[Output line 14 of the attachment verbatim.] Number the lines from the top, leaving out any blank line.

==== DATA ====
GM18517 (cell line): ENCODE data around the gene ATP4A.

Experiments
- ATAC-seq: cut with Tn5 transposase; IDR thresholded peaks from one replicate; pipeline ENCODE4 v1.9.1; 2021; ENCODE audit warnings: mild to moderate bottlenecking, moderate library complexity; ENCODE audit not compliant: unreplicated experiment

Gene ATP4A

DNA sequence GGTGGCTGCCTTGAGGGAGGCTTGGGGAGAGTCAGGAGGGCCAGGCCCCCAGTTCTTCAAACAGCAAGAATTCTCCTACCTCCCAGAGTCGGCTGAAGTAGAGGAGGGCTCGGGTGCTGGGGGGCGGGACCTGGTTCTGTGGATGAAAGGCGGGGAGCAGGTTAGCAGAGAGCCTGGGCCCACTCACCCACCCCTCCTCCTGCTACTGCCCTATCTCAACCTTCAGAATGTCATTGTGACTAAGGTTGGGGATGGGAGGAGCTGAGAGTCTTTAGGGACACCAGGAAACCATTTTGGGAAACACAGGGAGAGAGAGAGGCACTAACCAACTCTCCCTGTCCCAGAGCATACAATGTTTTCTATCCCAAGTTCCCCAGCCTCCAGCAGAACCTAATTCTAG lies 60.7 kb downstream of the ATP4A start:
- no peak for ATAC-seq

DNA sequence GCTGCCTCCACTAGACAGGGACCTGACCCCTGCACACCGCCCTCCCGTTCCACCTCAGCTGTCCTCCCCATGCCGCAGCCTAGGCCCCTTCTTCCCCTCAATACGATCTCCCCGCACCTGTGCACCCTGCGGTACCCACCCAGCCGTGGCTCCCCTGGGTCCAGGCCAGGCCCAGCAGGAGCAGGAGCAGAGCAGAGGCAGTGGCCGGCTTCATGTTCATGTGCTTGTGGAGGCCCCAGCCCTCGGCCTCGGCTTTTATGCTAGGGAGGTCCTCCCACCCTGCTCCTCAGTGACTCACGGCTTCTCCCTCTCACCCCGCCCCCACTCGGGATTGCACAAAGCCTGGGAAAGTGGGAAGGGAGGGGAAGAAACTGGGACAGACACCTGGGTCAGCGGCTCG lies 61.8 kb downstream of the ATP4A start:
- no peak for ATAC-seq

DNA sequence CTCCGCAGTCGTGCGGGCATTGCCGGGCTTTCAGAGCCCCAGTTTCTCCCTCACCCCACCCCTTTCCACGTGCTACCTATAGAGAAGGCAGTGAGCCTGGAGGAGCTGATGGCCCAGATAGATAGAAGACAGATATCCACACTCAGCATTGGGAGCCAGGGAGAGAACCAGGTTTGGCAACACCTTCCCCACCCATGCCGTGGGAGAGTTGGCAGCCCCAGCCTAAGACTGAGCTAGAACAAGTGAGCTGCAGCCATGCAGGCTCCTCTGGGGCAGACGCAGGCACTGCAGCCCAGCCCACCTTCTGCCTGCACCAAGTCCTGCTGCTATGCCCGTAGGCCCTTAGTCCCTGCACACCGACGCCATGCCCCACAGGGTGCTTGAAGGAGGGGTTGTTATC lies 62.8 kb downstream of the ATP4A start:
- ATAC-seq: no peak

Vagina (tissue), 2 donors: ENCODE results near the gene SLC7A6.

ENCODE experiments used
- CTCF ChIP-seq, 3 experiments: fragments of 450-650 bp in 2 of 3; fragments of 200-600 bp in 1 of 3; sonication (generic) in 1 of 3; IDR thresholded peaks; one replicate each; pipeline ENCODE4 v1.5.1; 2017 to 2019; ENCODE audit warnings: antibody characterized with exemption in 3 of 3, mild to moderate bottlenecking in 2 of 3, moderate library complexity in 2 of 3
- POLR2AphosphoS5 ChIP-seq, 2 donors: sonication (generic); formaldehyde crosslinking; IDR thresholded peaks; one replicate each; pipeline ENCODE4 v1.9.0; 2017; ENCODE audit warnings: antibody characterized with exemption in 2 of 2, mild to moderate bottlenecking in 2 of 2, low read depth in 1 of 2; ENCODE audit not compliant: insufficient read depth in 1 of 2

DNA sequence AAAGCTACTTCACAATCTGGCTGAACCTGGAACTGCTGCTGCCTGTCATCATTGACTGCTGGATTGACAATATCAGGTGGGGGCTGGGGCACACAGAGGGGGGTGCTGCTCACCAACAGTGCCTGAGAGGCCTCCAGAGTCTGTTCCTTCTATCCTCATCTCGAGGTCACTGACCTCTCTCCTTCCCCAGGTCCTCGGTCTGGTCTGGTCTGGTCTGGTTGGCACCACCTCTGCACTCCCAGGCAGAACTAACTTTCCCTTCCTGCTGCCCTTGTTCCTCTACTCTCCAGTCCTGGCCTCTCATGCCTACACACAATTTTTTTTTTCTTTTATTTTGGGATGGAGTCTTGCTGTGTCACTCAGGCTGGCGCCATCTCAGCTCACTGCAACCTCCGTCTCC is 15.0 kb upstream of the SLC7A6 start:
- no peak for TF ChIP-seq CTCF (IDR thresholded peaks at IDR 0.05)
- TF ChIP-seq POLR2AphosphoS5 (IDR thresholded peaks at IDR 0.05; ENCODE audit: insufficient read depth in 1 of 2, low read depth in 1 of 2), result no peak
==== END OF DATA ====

- POLR2AphosphoS5 ChIP-seq, 2 donors: sonication (generic); formaldehyde crosslinking; IDR thresholded peaks; one replicate each; pipeline ENCODE4 v1.9.0; 2017; ENCODE audit warnings: antibody characterized with exemption in 2 of 2, mild to moderate bottlenecking in 2 of 2, low read depth in 1 of 2; ENCODE audit not compliant: insufficient read depth in 1 of 2